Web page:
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Thought for the day: Guide students to notice and wonder throughout the problem-solving process: (1) creating or clarifying the problem (2) exploring the question (3) reasoning about their conjectures and strategies (4) reflecting on their conclusions and thinking of new questions to ask.

Concepts: Fibonacci numbers; the golden ratio; length and area; analyzing and extending geometric, numeric, and algebraic patterns; rational and irrational numbers; similarity


Examples of noticing and wondering

I notice that the squares get larger in a counterclockwise pattern.
I notice a pattern in the side lengths of the squares.
I notice that the next square in the pattern will be on the top, and it will have 13 squares on each side.
I notice rectangles that are almost, but not quite, similar.
I notice that the ratios of the side-lengths of these rectangles alternate up and down, changing by less each time: 2, 1.5, 1.66666..., 1.6, 1.625. (These ratios are both within and between the rectangles.)

I wonder if there are patterns in the areas of the squares and rectangles.
I wonder if the ratios of the side lengths are approaching some particular number.
I wonder if the areas also have ratios that approach a particular number.
I wonder if there is a simple relationship between the eventual ratios of the side lengths and areas.
I wonder how the patterns would change if I started with three 1-by-1 squares instead of two.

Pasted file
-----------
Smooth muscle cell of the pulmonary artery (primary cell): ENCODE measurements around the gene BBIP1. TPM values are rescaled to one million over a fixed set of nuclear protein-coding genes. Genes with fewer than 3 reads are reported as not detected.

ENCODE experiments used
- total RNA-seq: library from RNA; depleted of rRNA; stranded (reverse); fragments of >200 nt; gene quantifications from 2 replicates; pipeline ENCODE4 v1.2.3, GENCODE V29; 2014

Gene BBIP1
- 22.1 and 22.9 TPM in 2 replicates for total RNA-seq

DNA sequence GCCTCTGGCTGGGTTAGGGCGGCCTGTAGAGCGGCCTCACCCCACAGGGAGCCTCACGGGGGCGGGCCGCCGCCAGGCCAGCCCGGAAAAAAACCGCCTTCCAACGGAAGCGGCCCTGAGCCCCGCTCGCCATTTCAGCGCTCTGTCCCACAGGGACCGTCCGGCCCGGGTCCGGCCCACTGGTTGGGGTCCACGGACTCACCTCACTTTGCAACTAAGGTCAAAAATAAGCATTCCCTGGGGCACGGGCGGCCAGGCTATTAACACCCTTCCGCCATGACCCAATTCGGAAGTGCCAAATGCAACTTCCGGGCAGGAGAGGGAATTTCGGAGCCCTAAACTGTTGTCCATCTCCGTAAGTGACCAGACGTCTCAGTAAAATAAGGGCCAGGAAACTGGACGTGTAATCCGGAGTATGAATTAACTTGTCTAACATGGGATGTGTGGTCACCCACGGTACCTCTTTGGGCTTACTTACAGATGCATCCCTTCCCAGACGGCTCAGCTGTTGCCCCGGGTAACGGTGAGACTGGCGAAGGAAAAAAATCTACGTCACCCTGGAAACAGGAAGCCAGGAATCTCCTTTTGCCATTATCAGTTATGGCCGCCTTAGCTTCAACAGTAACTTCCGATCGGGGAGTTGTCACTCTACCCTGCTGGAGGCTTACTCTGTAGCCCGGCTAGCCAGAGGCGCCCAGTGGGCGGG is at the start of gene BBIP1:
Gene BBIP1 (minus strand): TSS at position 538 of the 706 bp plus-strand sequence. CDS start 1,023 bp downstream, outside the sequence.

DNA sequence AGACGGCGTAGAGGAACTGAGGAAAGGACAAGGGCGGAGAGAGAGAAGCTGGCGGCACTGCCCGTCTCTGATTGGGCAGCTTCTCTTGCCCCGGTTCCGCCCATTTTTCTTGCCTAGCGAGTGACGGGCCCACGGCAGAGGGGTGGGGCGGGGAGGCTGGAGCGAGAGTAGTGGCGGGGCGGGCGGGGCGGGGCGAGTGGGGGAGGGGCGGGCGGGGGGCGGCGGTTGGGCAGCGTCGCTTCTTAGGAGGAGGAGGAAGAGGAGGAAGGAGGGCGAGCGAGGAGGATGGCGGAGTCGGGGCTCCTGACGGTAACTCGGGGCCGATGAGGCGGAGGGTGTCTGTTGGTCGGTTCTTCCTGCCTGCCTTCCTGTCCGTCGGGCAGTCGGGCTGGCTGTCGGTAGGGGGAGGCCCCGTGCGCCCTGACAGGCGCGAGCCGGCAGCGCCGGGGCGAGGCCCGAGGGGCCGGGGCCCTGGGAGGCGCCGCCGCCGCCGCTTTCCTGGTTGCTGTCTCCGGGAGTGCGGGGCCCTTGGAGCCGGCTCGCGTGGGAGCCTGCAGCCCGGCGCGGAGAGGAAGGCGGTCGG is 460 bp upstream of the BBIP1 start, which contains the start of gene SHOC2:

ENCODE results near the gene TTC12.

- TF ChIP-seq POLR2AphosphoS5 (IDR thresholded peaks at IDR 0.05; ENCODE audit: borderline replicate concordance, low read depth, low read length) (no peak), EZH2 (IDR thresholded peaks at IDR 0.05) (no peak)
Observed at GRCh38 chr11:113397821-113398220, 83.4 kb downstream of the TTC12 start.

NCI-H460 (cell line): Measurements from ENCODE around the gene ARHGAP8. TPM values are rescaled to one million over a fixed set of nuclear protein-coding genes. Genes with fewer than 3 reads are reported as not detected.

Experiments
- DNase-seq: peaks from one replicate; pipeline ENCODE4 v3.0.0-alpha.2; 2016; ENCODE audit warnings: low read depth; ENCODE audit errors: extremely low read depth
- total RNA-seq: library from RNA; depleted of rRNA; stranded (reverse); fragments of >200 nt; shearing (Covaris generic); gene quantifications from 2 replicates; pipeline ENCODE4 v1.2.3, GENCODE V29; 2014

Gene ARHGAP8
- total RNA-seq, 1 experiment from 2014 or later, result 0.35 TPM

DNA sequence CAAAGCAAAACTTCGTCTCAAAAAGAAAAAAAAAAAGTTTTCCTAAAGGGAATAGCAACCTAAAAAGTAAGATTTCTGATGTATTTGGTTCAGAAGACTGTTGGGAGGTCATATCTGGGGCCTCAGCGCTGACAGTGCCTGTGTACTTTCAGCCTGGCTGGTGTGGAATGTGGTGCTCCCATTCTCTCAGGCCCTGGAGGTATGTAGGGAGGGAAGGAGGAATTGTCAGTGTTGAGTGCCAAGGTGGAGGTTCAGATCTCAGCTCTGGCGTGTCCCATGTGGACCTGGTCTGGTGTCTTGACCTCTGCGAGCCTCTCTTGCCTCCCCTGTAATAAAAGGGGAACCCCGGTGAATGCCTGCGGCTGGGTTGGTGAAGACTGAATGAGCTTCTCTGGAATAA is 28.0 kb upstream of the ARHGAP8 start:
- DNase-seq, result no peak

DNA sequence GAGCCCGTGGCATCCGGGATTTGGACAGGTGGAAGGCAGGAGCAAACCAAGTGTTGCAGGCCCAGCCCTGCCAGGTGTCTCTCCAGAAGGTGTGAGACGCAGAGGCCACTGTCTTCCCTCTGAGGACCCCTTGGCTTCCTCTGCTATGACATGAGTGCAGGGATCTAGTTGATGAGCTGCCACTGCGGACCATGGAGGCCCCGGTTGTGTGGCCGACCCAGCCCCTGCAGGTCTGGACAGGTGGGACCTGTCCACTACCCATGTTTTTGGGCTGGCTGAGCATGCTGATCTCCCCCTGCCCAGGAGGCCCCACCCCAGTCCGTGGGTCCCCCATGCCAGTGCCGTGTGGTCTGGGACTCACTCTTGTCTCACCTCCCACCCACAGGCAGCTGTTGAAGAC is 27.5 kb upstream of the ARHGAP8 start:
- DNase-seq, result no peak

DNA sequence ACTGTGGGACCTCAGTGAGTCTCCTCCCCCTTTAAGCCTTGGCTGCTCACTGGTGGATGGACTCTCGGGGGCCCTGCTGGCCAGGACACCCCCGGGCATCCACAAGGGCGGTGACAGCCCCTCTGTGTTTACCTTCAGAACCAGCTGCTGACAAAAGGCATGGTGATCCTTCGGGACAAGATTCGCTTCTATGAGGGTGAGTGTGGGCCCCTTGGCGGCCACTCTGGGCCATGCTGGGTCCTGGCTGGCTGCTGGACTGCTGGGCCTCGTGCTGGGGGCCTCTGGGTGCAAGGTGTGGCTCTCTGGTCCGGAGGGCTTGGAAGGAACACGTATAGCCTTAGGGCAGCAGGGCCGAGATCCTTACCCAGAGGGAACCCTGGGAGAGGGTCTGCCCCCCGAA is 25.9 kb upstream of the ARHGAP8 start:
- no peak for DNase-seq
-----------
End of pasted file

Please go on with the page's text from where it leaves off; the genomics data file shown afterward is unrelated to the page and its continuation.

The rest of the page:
For a more structured investigation of this image, see Problem #7 in Exploration #8: Expanding and Contract from my book Advanced Common Core Math Explorations: Ratios, Proportions, and Similarity.

As you continue the pattern, the figure becomes closer to what is known as a golden rectangle—a rectangle whose longer side is "ø" ("phi", or about 1.61803) times as long as the shorter side.

If it were possible to begin with a perfect golden rectangle and to draw a figure like the one above from the "outside-in," the squares would continue spiraling inward forever with one square of each size! (There would not be two 1-by-1 squares.)

The number, ø, is known as the golden ratio. It is a famous irrational number that has many amazing properties, including the fact that you can (1) square it simply by adding 1, and (2) find its reciprocal by subtracting 1! The golden ratio is related to the equally famous Fibonacci sequence: 1, 1, 2, 3, 5, 8, 13, 21, 34, ... in which each number is the sum of the preceding two. This sequence appears as the side lengths of rectangles in the prompt! The Fibonacci sequence and the golden ratio are very popular topics for students to explore and read about!

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